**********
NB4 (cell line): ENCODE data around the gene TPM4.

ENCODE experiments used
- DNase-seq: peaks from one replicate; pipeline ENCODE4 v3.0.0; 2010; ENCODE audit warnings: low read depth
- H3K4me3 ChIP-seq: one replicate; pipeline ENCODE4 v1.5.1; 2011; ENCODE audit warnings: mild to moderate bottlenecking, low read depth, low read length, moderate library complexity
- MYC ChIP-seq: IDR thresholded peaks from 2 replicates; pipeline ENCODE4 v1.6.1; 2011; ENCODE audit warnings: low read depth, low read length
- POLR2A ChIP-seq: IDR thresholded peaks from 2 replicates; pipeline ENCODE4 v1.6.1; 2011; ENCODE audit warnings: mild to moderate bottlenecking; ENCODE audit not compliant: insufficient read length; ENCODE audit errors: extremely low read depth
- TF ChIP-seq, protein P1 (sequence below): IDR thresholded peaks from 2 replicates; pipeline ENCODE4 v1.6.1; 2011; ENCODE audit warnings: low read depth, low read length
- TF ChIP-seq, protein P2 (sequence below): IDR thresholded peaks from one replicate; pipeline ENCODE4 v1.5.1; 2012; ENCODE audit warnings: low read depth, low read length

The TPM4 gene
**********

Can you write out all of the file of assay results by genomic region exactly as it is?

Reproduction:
NB4 (cell line): ENCODE data around the gene TPM4.

ENCODE experiments used
- DNase-seq: peaks from one replicate; pipeline ENCODE4 v3.0.0; 2010; ENCODE audit warnings: low read depth
- H3K4me3 ChIP-seq: one replicate; pipeline ENCODE4 v1.5.1; 2011; ENCODE audit warnings: mild to moderate bottlenecking, low read depth, low read length, moderate library complexity
- MYC ChIP-seq: IDR thresholded peaks from 2 replicates; pipeline ENCODE4 v1.6.1; 2011; ENCODE audit warnings: low read depth, low read length
- POLR2A ChIP-seq: IDR thresholded peaks from 2 replicates; pipeline ENCODE4 v1.6.1; 2011; ENCODE audit warnings: mild to moderate bottlenecking; ENCODE audit not compliant: insufficient read length; ENCODE audit errors: extremely low read depth
- TF ChIP-seq, protein P1 (sequence below): IDR thresholded peaks from 2 replicates; pipeline ENCODE4 v1.6.1; 2011; ENCODE audit warnings: low read depth, low read length
- TF ChIP-seq, protein P2 (sequence below): IDR thresholded peaks from one replicate; pipeline ENCODE4 v1.5.1; 2012; ENCODE audit warnings: low read depth, low read length

The TPM4 gene